A very famous theory cited by Freakanomics highlights the decrease in violent crimes 18 years after Roe vs. Wade was established in various States.  So now that Roe vs. Wade has been overturned, we just need to wait 18 years for violence to take a sharp uptick.  Add to this that these youngsters will be entering the new “Conservative Age” where guns won’t require background checks and semi-automatic rifles are commonplace, our streets will feel more like war zones. 


9. No more downtowns, no more neighbourhoods.
People will no longer feel safe going to their favourite restaurant or even taking a stroll.  Everything will be gated and secure, people will move from gated community to gated community via armoured car, fearful that one wrong turn or a flat tire could alter their life forever.  

10. The Eventual Fallout

With the disintegration of public institutions like schools, welfare, unemployment insurance and pensions, plus the added bonus of stagnant minimum wage, the divide between the rich and the poor will become intractable.  People working in the service industry will become the working poor, living in fear in crime-addled neighbourhoods with eroding infrastructure while paying far too much tax for the services they receive.  The middle class will evaporate, the upper middle class – the doctors, lawyers and independent business owners will spend most of their money on protection like armoured vehicles, gated communities and private schools.   Simple leisure activities like going for a walk, eating at a restaurant, going shopping will be a thing of the past.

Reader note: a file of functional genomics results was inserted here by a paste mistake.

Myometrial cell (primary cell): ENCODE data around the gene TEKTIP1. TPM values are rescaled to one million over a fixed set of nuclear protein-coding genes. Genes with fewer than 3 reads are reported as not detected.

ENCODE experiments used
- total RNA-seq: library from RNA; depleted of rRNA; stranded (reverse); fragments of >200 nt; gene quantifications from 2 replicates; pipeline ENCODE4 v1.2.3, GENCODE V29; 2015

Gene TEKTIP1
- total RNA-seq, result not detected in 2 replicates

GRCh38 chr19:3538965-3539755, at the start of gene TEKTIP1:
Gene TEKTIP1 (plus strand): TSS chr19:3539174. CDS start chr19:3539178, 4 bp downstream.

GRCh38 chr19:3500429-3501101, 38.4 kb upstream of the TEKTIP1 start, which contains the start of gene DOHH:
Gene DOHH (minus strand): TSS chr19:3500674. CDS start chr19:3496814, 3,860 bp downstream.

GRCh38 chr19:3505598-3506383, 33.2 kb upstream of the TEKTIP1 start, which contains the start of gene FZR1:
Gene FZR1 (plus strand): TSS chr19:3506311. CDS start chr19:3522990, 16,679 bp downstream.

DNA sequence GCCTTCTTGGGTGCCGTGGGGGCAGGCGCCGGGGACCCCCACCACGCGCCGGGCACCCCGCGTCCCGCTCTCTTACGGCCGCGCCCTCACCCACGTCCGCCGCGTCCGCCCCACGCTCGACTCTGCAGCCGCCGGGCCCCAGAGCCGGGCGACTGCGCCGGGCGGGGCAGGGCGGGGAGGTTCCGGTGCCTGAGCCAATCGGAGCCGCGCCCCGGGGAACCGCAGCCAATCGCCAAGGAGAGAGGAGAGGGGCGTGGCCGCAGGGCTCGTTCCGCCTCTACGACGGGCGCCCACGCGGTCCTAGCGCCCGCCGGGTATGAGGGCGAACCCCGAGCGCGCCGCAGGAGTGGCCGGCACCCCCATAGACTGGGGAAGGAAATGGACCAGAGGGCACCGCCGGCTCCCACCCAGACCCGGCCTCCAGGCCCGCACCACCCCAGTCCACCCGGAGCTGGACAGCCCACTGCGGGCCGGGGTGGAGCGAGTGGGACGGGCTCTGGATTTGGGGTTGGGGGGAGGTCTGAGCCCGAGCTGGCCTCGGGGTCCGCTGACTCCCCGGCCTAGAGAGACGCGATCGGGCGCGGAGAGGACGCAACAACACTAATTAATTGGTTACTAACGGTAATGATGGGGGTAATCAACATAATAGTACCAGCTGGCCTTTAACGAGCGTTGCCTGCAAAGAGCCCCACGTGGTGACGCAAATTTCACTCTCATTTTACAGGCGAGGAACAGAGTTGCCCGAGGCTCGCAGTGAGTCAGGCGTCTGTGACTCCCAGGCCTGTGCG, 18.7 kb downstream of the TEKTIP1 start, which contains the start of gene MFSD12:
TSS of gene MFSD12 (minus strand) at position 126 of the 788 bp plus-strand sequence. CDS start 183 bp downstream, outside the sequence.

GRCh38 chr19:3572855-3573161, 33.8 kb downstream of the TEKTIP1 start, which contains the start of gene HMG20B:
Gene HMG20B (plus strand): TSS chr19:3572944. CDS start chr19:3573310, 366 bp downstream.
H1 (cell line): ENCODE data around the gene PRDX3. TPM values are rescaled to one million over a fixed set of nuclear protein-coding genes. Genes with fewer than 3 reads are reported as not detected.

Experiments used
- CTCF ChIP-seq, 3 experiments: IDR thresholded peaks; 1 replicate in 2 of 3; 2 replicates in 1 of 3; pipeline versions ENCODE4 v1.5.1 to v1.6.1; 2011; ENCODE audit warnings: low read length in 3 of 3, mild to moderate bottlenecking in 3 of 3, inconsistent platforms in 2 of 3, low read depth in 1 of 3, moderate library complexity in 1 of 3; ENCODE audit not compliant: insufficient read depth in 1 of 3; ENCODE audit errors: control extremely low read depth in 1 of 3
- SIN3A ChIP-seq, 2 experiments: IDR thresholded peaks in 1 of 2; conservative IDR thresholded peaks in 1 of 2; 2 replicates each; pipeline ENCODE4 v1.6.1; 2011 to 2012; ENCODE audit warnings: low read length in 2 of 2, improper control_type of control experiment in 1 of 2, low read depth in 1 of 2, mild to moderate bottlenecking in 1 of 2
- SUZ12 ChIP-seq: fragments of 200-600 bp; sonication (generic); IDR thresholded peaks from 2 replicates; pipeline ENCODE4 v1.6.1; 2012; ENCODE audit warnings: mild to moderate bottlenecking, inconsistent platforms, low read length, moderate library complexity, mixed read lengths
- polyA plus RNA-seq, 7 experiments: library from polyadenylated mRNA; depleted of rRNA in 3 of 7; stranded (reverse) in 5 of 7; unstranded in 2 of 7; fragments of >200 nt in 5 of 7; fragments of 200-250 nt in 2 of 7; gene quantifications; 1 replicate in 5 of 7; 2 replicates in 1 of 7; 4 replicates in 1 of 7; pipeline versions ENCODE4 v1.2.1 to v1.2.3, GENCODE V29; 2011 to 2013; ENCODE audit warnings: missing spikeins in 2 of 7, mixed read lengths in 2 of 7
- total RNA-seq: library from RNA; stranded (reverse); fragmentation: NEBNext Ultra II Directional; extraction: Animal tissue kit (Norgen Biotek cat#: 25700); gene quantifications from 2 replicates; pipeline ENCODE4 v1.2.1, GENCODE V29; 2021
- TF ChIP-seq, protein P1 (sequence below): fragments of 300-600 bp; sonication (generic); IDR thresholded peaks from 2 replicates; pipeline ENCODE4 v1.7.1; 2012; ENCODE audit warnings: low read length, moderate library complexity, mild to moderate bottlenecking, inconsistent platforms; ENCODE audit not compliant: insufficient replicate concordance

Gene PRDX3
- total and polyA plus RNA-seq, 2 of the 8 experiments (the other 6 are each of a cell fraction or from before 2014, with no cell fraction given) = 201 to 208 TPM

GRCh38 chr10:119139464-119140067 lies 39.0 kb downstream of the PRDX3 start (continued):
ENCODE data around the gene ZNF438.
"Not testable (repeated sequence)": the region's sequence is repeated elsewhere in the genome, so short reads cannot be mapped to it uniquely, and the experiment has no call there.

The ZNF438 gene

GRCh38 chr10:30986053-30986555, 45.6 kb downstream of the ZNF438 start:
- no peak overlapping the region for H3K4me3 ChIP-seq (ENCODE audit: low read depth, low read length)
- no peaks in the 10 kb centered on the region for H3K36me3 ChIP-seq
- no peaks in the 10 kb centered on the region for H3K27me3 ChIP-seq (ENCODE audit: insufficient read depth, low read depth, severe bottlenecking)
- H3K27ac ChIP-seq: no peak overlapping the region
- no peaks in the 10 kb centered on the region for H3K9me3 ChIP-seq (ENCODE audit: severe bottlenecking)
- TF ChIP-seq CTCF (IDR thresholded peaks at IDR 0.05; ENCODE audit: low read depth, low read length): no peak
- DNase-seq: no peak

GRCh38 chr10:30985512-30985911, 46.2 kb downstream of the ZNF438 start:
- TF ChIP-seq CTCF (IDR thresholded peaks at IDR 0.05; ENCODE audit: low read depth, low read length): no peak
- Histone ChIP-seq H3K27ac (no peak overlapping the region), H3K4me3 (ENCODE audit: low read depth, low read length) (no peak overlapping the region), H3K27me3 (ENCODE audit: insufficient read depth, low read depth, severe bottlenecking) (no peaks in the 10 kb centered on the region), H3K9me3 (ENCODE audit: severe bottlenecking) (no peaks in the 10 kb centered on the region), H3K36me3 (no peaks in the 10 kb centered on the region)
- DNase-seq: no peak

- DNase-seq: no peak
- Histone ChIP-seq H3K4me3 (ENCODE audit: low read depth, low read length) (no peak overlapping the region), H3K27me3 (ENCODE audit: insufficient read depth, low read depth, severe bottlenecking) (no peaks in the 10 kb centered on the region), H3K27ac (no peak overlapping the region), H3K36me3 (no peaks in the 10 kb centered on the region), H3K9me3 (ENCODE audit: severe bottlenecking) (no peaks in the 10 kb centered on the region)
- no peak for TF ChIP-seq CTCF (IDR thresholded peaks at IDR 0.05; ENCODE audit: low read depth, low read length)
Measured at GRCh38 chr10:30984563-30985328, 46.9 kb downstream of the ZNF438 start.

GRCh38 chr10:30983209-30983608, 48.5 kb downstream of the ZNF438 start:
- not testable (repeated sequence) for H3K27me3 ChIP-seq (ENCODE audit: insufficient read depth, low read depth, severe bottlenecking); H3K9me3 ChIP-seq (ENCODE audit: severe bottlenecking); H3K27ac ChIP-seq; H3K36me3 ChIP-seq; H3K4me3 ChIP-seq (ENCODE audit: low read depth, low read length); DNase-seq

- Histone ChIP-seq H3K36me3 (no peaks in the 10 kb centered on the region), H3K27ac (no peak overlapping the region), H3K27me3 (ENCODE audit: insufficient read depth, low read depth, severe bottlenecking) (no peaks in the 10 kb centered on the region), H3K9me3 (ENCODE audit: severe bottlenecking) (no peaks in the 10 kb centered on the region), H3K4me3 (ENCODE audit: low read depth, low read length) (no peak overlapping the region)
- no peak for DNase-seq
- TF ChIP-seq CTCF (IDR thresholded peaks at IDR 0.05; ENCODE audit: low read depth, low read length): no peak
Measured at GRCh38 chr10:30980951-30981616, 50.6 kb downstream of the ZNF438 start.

The ultra rich will live as they do now, cloistered together, avoiding taxes and manipulating the markets. Instead of contributing their fair share to the government that provided them with the infrastructure that created their wealth, they will set up their own healthcare, transportation, schools and universities creating a new divide between the rich and ultra rich.  The only drawback the ultra rich will have is dealing with all their hired help.  For fear of retribution, the ultra rich will always be worried that their next private jet pilot, home cleaner or gardener will harm them and their families as an act of solidarity for their working poor brethren, or perhaps as the beginning of the next US revolution in which the oppressed masses rise up against the conservative hegemony.

The unintended consequences of restrictive abortion laws are profound. If society is to flourish, we will have to provide equal freedoms for all, which includes giving women the right to control their reproduction.


CDC Unintended Pregnancy

BMC Impact of unintended pregnancy on maternal mental health: a causal analysis using follow up data of the Panel Study on Korean Children (PSKC)

NIH Consequences of Unintended Pregnancy


Feature Image: Win McNamee/Getty Images